This book is long overdue. Its most immediate didactic value resides in helping the reader to understand the concept and workings of the citation index as a device for making the search of the literature much more comprehensive and far less arduous than was previously possible. The book thus fills an obvious need for a systematic account of the concept and uses of a major bibliographical tool designed to facilitate the practice of science. And it does so with the clarity and informed assurance that one would expect of the man who invented the tool.

Important as it is to fill that need for practical information about citation indexes as a bibliographical tool, for me the chief interest of the book lies elsewhere. That judgment is formed of course, -- some would say, biased -- by the perspective of a sociologist primarily interested in trying to understand how interacting cognitive and social structures of science affect the thought and behavior of scientists. Indeed, from that standpoint, the citation index itself provides a case study in the process of invention and discovery. Even in bare outline, the case holds its own sociological interest.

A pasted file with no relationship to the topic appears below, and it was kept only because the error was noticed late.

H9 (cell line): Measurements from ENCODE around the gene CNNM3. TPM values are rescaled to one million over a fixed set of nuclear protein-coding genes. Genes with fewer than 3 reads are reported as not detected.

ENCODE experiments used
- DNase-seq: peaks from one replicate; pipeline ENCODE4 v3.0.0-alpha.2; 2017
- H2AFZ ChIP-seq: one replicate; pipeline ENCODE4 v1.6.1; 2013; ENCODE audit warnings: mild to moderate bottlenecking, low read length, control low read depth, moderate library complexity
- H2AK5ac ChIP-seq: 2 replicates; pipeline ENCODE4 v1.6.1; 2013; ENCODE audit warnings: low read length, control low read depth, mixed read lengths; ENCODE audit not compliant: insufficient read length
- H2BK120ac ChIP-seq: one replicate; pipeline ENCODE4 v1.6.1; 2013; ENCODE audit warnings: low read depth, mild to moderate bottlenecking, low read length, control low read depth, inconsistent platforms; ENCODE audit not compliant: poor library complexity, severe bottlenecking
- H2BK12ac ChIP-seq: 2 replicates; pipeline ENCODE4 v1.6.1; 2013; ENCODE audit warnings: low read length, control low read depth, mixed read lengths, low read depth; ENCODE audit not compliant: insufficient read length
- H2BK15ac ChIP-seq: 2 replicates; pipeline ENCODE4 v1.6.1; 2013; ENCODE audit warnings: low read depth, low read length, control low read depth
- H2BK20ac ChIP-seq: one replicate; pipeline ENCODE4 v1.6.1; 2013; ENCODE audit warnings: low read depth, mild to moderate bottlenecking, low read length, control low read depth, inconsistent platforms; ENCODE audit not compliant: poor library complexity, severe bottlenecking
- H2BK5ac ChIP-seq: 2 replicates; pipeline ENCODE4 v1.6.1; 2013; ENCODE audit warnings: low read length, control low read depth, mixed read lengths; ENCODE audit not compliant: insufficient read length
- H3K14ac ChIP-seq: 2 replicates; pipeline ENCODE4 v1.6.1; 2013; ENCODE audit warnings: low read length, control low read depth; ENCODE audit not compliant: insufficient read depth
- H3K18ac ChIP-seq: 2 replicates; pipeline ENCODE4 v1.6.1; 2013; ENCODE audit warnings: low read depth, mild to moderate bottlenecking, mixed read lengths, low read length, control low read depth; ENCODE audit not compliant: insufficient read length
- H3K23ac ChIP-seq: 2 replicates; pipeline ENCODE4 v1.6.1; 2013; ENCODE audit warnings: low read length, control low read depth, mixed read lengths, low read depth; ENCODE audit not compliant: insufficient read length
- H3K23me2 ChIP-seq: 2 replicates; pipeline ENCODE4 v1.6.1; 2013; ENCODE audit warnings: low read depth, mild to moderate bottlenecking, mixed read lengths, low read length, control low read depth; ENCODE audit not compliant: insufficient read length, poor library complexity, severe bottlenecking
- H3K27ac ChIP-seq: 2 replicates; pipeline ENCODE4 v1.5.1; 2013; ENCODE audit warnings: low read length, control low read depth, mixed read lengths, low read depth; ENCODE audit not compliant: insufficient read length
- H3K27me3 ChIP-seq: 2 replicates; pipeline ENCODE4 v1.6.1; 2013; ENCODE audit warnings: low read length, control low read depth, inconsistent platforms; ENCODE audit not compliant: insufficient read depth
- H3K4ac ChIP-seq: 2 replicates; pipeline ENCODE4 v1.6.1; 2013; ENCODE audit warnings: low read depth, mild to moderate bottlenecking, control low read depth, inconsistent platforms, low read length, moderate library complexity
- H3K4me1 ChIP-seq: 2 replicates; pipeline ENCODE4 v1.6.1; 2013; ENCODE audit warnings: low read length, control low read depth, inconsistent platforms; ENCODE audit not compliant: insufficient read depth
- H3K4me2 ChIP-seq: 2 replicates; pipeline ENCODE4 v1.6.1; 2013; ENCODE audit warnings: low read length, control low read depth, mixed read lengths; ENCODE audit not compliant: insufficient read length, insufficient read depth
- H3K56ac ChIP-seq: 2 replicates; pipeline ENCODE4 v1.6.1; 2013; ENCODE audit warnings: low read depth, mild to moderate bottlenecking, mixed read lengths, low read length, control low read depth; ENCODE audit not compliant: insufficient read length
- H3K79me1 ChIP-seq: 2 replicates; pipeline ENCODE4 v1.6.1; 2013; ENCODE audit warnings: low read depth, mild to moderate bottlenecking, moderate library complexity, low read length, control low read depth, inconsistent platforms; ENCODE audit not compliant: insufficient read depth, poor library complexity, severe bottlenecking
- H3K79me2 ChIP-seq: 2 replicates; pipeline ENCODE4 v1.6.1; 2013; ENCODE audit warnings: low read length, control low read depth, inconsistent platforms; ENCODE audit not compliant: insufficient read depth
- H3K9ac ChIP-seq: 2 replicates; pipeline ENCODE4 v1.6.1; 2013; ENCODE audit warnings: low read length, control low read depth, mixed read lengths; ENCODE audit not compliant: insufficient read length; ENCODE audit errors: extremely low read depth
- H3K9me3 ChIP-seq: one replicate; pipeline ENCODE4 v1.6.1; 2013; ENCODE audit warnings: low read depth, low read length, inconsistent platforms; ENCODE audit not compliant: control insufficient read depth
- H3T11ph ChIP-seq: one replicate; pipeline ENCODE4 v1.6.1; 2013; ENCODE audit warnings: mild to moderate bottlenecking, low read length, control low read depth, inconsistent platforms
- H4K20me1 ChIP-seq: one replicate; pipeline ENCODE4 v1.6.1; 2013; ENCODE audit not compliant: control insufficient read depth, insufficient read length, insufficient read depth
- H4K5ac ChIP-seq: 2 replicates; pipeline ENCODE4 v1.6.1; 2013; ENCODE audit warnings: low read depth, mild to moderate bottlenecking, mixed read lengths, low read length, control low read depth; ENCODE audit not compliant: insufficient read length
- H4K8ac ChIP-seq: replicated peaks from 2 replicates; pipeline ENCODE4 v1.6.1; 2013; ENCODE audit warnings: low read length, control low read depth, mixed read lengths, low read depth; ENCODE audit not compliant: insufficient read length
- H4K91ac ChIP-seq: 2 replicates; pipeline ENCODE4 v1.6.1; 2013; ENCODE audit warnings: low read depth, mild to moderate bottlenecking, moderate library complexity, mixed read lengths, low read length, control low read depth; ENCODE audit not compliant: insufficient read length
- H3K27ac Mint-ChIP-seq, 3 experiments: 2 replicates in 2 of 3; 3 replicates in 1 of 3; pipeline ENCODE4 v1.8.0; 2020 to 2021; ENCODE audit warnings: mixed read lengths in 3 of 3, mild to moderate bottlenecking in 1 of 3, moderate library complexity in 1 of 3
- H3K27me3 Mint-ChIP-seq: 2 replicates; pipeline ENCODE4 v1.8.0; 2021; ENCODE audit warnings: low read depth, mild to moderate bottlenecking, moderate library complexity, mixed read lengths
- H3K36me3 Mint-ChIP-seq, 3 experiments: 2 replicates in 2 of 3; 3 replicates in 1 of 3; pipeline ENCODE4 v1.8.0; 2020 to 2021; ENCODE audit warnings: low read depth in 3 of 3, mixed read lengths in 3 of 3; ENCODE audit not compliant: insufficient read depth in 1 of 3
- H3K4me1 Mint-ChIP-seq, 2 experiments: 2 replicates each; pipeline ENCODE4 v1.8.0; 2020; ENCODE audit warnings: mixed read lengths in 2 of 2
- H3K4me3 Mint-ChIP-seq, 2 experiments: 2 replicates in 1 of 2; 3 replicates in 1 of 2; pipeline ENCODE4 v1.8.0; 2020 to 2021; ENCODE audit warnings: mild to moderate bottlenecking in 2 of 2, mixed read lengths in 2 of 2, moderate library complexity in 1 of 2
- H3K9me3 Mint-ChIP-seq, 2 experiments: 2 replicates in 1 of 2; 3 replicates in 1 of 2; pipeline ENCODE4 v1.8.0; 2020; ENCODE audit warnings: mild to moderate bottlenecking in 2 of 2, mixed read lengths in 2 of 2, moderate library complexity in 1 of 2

We can begin with one aspect of the latent social and cultural structure of science presupposed by the historically evolving systematic use of references and citations in the scientific paper and book. That aspect is the seemingly paradoxical character of property in the scientific enterprise: the circumstance that the more widely scientists make their intellectual property freely available to others, the more securely it becomes identified as their property. For science is public not private knowledge. Only by publishing their work can scientists make their contribution (as the telling word has it) and only when it thus becomes part of the public domain of science can they truly lay claim to it as theirs. For that claim resides only in the recognition of the source of the contribution by peers. The greatest ambition of a productive scientist is to do the kind of work that will be much used and much esteemed by fellow scientists best qualified to assess its worth- And, in general, scientific work is esteemed in the measure that others can draw upon it to advance their own future inquiry.